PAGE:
Life in the F4STLN3

This round will help you tell your crappy car from the other crappy cars

Published November 24, 2023

Eric Keihl is the managing editor for Questionist’s parent company, Geeks Who Drink. Each week, he will accept a reader challenge to write a entire, quiz-ready trivia round on some tricky or obscure subject. You can challenge Eric here.

This week’s theme is “license plates,” suggested by Tucker Harju at Lowry Beer Garden in Denver. Thanks, Tucker!

When I first chose this theme, I thought it’d be a chance to learn about all the fascinating and  artistic license plates of this great wide world of ours. Turns out, nope: America and Canada have a near-total duopoly on license plates that aren’t bland alphanumeric strips.

I’m serious: from the EU to Egypt, Brazil to Bhutan: an avalanche of utilitarian pabulum. I thought Japan, surely, could be counted on to push some boundaries, but… well, they do have these rad glow-in-the-dark plates, and the imperial family gets special ones that are just a chrysanthemum, but overall I’m disappointed.

Then again, I guess it’s only natural that we should dominate in this rather insignificant field: The U.S. has 1.8 million miles of highways, more than doubling up the next-driviest nation, China. And while that asphalt sprawl represents a massive failure to provide more efficient and sustainable transport infrastructure, it also represents a chance to indulge in some dadgum civic pride. So yeah, here we have mostly American license plate facts. Let’s go!

1. The northern lights, a rearing Kodiak bear, and a parade of gold miners have all appeared on license plates for what U.S. state? Alaska

Alaska’s special “U.S. senator” license plate has got to be one of the nation’s rarest: Only eight people have ever held that job, two of them Republicans named Murkowski. The latter Murkowski, Lisa, won re-election by write-in in 2010, despite being bounced in the GOP primary for being not insane enough. Things get weird when you only get three hours of sunlight a day.

2. Thanks to a reorganization law passed in 1970, there are no plates on most of the 230,000 vehicles owned by what government agency? U.S. Postal Service 

The license-plate thing is pretty unique to the USPS, but apparently anyone can drive a car with right-hand drive, as long as it’s street-legal. It’ll cost you a buttload of money though, because you’ll have to import a vehicle or convert one (unless you buy a used USPS Jeep)… but that’s a small price to pay for being able to high-five pedestrians.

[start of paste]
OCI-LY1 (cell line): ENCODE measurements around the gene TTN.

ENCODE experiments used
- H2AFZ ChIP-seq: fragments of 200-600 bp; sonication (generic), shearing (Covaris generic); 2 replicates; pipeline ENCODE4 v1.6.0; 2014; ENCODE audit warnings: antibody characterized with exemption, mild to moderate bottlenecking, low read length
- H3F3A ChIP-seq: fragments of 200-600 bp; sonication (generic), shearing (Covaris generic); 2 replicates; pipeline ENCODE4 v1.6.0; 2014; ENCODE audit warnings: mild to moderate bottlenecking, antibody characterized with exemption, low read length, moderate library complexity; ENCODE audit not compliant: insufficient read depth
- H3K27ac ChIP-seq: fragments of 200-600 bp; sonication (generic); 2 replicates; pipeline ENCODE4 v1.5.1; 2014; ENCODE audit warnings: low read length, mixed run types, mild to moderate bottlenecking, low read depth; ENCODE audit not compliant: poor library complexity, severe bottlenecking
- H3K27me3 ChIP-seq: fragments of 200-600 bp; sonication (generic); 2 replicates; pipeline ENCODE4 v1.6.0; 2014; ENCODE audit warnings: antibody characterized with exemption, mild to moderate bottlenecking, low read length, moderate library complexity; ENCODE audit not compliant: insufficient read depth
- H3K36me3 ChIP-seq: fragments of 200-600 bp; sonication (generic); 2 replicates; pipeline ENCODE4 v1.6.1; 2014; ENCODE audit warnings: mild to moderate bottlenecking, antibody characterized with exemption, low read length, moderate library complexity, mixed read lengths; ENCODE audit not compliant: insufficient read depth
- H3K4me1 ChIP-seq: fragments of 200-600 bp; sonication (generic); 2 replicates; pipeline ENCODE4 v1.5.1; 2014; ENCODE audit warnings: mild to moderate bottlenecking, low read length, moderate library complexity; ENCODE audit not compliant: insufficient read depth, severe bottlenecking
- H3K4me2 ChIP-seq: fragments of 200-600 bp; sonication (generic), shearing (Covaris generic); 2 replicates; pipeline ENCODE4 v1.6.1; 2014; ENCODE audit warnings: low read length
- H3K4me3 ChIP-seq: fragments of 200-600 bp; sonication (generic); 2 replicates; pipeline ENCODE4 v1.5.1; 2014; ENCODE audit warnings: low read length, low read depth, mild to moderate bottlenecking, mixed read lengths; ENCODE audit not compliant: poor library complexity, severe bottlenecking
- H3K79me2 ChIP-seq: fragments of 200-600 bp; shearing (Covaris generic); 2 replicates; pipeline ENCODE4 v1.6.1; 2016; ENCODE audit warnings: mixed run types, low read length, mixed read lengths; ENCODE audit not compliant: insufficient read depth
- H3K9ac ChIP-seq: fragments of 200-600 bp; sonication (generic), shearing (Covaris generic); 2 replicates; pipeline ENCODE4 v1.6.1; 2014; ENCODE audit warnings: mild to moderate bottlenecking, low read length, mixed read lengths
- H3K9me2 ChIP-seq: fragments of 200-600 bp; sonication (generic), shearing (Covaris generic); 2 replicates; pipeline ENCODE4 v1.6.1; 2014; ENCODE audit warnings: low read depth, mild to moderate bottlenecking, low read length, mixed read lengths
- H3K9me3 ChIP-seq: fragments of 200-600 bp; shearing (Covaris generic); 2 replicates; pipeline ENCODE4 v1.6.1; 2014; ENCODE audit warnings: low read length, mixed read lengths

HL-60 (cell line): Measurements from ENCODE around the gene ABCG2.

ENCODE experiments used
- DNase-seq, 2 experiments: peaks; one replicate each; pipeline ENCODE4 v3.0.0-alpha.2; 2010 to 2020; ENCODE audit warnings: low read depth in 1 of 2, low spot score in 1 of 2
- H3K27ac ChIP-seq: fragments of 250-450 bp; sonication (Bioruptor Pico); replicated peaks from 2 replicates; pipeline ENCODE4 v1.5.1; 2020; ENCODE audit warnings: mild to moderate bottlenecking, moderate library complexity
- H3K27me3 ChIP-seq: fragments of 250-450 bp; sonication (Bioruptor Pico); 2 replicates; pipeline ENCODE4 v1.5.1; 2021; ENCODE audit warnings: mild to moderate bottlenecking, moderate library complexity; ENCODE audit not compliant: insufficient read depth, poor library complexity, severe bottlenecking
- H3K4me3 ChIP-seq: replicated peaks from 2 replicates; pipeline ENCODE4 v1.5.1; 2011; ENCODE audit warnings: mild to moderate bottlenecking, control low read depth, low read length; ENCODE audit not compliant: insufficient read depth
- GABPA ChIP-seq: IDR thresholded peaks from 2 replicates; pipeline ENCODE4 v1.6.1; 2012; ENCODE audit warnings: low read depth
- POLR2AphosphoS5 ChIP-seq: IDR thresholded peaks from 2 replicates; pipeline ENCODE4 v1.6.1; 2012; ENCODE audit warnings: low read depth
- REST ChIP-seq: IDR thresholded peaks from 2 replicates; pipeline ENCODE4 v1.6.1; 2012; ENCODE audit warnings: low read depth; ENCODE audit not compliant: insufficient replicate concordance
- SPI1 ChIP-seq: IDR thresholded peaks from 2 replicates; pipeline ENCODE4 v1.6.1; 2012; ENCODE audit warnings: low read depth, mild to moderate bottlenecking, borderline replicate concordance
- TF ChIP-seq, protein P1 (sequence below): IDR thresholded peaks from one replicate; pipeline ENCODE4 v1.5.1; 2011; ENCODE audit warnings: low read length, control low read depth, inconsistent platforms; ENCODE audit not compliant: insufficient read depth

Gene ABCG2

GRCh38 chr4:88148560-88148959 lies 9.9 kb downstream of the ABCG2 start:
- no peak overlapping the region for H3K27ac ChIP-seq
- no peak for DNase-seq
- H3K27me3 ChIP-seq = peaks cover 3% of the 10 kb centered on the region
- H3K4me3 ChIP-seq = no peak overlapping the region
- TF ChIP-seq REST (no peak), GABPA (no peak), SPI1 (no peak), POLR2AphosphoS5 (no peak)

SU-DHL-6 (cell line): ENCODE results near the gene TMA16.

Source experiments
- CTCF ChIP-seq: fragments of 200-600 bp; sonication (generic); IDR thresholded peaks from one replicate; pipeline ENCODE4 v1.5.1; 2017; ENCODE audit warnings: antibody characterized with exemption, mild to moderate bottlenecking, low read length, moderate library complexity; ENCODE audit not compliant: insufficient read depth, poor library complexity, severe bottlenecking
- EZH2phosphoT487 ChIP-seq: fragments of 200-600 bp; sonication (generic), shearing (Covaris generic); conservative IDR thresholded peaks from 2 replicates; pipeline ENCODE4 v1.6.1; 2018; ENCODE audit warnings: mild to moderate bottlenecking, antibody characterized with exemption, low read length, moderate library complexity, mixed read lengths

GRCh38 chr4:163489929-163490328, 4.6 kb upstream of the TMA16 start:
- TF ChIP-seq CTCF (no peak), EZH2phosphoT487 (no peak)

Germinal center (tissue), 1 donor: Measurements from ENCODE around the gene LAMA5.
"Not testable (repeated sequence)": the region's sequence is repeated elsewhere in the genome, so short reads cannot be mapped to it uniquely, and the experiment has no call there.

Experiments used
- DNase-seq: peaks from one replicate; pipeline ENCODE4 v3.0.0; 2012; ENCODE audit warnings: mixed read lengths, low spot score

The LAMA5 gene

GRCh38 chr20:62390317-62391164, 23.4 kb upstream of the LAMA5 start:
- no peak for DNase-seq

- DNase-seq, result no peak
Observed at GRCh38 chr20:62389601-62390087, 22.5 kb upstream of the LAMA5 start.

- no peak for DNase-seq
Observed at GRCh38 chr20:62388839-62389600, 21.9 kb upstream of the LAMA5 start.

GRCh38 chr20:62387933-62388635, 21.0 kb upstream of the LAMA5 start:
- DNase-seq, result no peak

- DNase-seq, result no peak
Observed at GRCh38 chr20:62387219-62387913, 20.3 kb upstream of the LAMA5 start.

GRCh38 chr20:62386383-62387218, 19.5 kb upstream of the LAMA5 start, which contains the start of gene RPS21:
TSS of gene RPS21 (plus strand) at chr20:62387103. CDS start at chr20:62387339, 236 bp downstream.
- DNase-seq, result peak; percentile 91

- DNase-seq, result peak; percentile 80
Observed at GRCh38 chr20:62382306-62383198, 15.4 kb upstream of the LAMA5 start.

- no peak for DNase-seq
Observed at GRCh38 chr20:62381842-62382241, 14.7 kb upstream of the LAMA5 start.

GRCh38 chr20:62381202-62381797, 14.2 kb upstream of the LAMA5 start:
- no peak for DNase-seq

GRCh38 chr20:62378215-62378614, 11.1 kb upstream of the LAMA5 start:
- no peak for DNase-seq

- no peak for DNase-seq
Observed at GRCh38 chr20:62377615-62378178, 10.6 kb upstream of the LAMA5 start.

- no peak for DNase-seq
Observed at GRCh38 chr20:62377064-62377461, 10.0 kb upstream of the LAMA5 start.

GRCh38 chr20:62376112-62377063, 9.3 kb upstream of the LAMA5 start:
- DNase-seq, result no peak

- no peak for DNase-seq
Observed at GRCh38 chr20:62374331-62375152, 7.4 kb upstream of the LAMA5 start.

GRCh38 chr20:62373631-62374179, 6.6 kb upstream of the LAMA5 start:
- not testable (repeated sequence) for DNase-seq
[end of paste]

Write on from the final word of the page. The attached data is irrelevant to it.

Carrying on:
3. Kind-of accurate geographically, New York’s license plate has the New York City skyline on the right and what 167-foot-high natural wonder on the left? Niagara Falls

Governor Andrew Cuomo let the people of New York vote on five designs for the new plates in 2019. Prevailing conspiracy theory says that Cuomo was trying to split the vote with four different Statue of Liberty-related designs, to give the win to the one depicting the bridge named for his dad. If so, no dice – but Andrew quickly found bigger failures to get upset about.

4. It’s not just a cliché: Most U.S. states get all of their license plates stamped at very, very low cost, in what sort of facilities? Prisons

The ACLU found that prisoners only pocket a tiny fraction of their already-paltry wages: The rest gets automatically deducted for court fines and fees, plus various charges tacked on by the prisons themselves. Incidentally, major corporations benefiting from cheap prison labor include … well, pretty much all of them.

5. Speaking of clichés, Saskatchewan’s license plates depict what boring-ass grain crop that covers about 9% of the province? Wheat

In 1992, the First Nations of Saskatchewan struck a groundbreaking agreement that netted millions in reparations, which they used to buy almost a Rhode Island’s worth of new reserve land. What’s Cree for “hell yeah”?

6. Chiron’s car sports a vanity plate reading “BLACK305” — 305 being Miami’s area code — in what Best Picture winner that nobody would confuse with La La Land? Moonlight

Mahershala Ali bagged an Oscar for Moonlight, despite just 20 minutes of screen time. Somehow that’s nowhere near the record: Beatrice Straight was in Network for just five minutes, and Hermione Baddeley was nominated for these fine two minutes of work in Room at the Top.

7. Currently hanging in the Smithsonian, this patriotic art piece by Mike Wilkins is named what P-word? Preamble

As in “preamble to the U.S. Constitution,” which it (kind of) spells out. Also, kudos to Idaho and Rhode Island on those “STAB” plates. 

8. McMurdo Station in Antarctica used to sell novelty license plates that read “SP” for “South Pole,” a “90” for the latitude, and what obvious bird in the middle? Penguin

Here’s one of them, and I’ll throw in my favorite Antarctic fact: In 1961, while serving at Novolazarevskaya Station, Soviet surgeon Leonid Rogozov developed appendicitis, describing the pain as “a snow storm whipping through my soul, wailing like 100 jackals.” Being the only doctor around, Leonid performed his own appendectomy. It went off almost without a hitch, and he lived another 39 years. And people say Commies are soft!

Bonus: Not nice! California DMV policy states that only vehicles of a certain model year can have plates with what two-digit number? 69

They’re serious about it: It’s right at the top of their rules.